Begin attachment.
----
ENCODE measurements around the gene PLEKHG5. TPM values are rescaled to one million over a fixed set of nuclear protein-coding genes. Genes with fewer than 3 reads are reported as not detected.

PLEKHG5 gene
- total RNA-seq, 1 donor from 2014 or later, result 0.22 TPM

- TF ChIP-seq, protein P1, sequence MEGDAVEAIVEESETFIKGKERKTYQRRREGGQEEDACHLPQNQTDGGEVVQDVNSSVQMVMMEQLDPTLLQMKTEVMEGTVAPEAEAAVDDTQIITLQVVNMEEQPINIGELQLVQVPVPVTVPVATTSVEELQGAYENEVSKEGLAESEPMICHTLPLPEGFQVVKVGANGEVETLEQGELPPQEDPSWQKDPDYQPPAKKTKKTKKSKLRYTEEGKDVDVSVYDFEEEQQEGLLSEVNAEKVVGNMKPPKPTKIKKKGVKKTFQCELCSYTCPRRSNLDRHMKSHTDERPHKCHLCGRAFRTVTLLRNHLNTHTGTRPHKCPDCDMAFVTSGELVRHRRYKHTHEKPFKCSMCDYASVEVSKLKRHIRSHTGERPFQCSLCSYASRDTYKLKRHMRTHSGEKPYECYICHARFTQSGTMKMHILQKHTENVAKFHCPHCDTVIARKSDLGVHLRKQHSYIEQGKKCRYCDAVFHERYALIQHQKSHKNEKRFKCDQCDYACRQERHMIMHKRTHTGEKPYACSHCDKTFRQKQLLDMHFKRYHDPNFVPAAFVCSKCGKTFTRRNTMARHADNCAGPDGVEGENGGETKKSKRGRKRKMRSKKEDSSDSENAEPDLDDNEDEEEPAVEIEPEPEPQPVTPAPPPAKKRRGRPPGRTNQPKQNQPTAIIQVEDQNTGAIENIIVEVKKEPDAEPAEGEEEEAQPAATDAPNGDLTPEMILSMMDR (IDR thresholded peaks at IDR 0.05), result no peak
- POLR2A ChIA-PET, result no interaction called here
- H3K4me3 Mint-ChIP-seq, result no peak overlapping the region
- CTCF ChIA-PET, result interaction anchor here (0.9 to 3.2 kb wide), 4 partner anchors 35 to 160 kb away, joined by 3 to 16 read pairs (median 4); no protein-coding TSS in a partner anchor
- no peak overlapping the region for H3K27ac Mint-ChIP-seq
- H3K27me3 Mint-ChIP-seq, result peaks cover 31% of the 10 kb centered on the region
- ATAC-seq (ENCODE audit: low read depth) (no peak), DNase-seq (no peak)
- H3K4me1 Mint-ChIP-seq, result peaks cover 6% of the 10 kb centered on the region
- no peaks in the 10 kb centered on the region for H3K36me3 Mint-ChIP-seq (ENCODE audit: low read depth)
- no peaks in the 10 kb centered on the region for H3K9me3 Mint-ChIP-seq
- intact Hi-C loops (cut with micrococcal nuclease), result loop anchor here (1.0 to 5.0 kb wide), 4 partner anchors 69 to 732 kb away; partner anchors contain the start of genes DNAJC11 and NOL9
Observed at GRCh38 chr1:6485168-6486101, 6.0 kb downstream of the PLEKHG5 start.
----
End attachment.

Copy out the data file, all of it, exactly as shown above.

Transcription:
ENCODE measurements around the gene PLEKHG5. TPM values are rescaled to one million over a fixed set of nuclear protein-coding genes. Genes with fewer than 3 reads are reported as not detected.

PLEKHG5 gene
- total RNA-seq, 1 donor from 2014 or later, result 0.22 TPM

- TF ChIP-seq, protein P1, sequence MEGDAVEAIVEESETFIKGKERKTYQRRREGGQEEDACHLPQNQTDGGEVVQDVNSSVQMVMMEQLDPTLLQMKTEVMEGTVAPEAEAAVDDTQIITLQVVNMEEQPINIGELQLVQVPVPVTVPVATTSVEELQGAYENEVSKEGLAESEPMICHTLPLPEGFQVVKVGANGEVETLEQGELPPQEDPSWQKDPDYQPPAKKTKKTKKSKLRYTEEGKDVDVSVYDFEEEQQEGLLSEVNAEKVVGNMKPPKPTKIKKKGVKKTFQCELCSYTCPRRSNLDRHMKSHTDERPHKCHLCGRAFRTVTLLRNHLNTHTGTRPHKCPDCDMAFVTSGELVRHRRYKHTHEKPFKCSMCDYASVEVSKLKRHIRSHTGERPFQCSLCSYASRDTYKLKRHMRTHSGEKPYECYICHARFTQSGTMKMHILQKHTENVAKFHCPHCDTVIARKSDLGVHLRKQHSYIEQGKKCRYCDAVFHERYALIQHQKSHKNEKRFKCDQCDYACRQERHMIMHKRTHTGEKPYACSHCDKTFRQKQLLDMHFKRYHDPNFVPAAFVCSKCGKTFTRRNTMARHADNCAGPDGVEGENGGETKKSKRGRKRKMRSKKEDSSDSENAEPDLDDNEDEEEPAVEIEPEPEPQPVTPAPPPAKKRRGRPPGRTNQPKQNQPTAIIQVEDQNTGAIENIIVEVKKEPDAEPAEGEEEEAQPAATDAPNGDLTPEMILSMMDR (IDR thresholded peaks at IDR 0.05), result no peak
- POLR2A ChIA-PET, result no interaction called here
- H3K4me3 Mint-ChIP-seq, result no peak overlapping the region
- CTCF ChIA-PET, result interaction anchor here (0.9 to 3.2 kb wide), 4 partner anchors 35 to 160 kb away, joined by 3 to 16 read pairs (median 4); no protein-coding TSS in a partner anchor
- no peak overlapping the region for H3K27ac Mint-ChIP-seq
- H3K27me3 Mint-ChIP-seq, result peaks cover 31% of the 10 kb centered on the region
- ATAC-seq (ENCODE audit: low read depth) (no peak), DNase-seq (no peak)
- H3K4me1 Mint-ChIP-seq, result peaks cover 6% of the 10 kb centered on the region
- no peaks in the 10 kb centered on the region for H3K36me3 Mint-ChIP-seq (ENCODE audit: low read depth)
- no peaks in the 10 kb centered on the region for H3K9me3 Mint-ChIP-seq
- intact Hi-C loops (cut with micrococcal nuclease), result loop anchor here (1.0 to 5.0 kb wide), 4 partner anchors 69 to 732 kb away; partner anchors contain the start of genes DNAJC11 and NOL9
Observed at GRCh38 chr1:6485168-6486101, 6.0 kb downstream of the PLEKHG5 start.